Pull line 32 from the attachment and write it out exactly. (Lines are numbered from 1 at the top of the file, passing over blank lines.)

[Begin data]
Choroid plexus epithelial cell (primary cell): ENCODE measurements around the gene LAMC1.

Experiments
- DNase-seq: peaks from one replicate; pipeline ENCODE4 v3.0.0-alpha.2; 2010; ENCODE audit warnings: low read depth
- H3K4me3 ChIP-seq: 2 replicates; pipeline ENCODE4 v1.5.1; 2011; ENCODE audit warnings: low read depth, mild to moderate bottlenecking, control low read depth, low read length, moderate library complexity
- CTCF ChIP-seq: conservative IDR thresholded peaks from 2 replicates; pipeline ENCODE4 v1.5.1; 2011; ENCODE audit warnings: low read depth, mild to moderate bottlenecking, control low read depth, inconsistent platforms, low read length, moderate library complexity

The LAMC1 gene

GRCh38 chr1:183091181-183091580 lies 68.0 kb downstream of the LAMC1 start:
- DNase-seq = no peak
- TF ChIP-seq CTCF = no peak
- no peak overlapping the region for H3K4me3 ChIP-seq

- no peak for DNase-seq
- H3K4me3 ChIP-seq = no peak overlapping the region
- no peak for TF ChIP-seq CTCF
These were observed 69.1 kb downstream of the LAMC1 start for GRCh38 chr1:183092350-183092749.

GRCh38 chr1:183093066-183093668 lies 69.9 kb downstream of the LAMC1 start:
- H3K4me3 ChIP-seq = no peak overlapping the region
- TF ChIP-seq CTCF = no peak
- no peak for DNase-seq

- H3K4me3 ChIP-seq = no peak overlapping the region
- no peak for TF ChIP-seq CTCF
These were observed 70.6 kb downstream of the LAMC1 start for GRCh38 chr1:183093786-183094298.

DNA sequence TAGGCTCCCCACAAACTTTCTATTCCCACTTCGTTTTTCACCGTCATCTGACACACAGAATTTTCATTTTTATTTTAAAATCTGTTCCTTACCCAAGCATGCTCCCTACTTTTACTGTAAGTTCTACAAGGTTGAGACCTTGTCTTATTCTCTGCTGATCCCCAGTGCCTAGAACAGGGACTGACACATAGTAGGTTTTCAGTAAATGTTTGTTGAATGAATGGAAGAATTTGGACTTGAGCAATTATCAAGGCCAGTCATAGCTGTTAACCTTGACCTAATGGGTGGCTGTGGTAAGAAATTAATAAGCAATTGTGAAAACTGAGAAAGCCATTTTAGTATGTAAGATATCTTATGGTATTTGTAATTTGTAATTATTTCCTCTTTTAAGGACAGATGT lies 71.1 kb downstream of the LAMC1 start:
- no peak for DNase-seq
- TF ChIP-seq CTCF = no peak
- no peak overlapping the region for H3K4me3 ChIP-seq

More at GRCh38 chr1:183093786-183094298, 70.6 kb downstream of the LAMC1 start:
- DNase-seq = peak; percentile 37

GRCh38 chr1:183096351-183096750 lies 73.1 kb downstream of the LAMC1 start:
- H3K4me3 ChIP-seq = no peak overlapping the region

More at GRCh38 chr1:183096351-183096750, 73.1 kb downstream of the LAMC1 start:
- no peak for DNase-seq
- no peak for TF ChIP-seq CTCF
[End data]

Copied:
- no peak for TF ChIP-seq CTCF